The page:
Sadly, it is a familiar pattern; many organisations take big action in the realm of DEI because it is the buzzword, and they see other companies do it. But when they realise that DEI work is too nuanced and complex, too hard, and the results are not immediately apparent, those grand gestures eventually fizzle out, leaving employees frustrated.

It is a frustration that Kay Formanek has seen play out. Formanek, 57, who grew up in South Africa during the apartheid era, has built her career around inclusive diversity. She lectures and travels worldwide, nudging organisations and leaders to harness the benefits that purposeful inclusivity and diversity can bring to a company and its bottom line.   

Window-dressing diversity

When she was in Singapore last year, she spoke of how study after study conducted on millennials (like Shivya, who is 35) and Gen Zs — who will soon form a significant part of the workforce — suggest that they are motivated, more so than previous generations, by values of “equity, fairness, sustainability, and doing the right thing”.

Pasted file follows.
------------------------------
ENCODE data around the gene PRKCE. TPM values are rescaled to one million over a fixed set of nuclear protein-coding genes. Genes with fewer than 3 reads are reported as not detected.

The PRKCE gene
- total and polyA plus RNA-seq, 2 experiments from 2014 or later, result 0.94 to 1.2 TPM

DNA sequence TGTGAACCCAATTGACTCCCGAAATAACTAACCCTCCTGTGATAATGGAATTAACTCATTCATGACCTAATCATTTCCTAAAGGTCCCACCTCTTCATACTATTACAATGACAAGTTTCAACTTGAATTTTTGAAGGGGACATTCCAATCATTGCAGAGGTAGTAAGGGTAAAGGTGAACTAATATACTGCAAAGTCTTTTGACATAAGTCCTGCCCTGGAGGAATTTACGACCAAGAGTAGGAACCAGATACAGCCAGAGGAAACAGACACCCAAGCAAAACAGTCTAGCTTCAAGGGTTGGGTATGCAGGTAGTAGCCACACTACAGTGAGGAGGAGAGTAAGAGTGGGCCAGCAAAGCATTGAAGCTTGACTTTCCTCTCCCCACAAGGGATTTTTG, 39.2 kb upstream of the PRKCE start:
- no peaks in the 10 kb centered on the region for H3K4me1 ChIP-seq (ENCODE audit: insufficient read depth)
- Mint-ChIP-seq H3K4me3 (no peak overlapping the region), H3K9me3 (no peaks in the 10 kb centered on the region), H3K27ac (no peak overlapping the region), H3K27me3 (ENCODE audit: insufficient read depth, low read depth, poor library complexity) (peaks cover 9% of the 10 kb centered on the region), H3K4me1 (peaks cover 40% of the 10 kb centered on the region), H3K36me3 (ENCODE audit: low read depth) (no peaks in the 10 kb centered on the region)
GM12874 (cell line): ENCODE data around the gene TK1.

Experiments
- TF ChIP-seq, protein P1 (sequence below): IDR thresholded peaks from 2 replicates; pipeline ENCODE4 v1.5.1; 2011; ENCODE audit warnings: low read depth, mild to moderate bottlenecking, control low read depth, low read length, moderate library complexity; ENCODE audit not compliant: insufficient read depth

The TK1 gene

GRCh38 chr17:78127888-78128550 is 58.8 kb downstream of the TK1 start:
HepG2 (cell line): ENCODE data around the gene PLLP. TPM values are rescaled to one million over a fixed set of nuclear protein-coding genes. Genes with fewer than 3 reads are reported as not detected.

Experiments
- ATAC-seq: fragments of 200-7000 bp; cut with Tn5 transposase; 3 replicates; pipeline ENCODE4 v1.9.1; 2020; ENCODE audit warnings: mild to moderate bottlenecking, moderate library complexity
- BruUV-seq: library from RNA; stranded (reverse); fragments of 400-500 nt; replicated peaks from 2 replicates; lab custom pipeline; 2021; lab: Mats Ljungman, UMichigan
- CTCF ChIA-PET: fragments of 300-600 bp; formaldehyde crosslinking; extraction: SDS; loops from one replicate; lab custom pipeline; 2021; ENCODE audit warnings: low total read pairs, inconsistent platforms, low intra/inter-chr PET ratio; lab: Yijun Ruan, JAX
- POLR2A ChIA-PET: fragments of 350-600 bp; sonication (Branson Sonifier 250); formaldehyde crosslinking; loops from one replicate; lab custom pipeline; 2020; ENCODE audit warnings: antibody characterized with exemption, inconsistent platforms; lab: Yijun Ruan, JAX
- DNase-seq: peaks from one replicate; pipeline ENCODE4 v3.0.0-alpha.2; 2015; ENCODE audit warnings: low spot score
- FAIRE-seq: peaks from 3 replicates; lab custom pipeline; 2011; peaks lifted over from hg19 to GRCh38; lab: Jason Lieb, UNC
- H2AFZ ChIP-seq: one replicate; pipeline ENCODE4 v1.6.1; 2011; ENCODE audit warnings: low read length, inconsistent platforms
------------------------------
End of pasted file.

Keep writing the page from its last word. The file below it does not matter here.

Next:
Formanek tells me these younger workers, who incidentally are among the most diverse generation to date, “are highly cynical yet very astute” and will not hesitate to leave a company that attempts to window-dress their DEI efforts.

Indeed, window dressing is a real concern, agrees Hosea Lai, which is why, as the director for Culture of Inclusion (DEI) at semiconductor equipment maker Applied Materials, part of his outreach efforts with the senior management is to remind them — constantly — that “DEI is no longer a good-to-have; it is a must-have.”